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Halbe Kraft voraus? Arbeitseinsatz, berufliche Segregation und Löhne von Frauen auf dem Schweizer Arbeitsmarkt

Henriette Engelhardt and Ben Jann
Soziale Welt
55. Jahrg., H. 2 (2004), pp. 205-224
Stable URL: http://www.jstor.org/stable/40878457
Page Count: 20
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Since scans are not currently available to screen readers, please contact JSTOR User Support for access. We'll provide a PDF copy for your screen reader.
Halbe Kraft voraus? Arbeitseinsatz, berufliche Segregation und Löhne von Frauen auf dem Schweizer Arbeitsmarkt
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Abstract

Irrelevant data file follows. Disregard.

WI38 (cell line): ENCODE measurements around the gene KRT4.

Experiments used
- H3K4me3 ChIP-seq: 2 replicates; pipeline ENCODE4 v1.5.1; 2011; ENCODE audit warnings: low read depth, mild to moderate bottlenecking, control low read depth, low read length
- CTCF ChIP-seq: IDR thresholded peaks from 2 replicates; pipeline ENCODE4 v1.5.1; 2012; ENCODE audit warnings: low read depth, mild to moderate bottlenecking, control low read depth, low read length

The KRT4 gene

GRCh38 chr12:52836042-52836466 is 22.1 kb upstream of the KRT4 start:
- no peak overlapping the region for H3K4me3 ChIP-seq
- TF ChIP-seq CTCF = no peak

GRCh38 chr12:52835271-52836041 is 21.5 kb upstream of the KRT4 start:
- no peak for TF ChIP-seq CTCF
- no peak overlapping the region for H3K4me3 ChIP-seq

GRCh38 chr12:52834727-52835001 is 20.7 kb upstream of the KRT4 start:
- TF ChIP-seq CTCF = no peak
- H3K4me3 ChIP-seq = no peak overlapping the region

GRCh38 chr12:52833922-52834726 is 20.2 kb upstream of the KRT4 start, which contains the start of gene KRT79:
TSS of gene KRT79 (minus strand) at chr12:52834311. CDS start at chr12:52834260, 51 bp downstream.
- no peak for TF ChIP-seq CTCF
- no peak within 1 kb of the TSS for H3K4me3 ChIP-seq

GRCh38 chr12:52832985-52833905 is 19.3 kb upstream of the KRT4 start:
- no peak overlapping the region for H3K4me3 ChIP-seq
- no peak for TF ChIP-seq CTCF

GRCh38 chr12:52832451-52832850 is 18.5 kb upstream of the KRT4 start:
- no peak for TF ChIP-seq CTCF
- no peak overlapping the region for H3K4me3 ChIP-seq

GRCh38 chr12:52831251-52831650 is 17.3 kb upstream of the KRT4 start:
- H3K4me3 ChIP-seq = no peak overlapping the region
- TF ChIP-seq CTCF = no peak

In a revised version of human capital theory, Becker (1985) explains the difference in income between men and women in terms of a fundamental assumption that women's greater household responsibilities mean that they expend less effort on market work than men, even if their market human capital and working hours are the same. To date, Becker's assumption has been tested empirically only in a study by Bielby/Bielby (1988), which found no support for the assumption. Here, we replicate and extend Bielby and Bielby's study using data from the Swiss Labor Market Survey 1998. Although women, in fact, report lower levels of work effort in the bivariate comparison, the dependence of work effort on the amount of household responsibility is rather weak. Furthermore, it appears that the differences in work effort explain neither sex-specific wage differentials nor occupational segregation.

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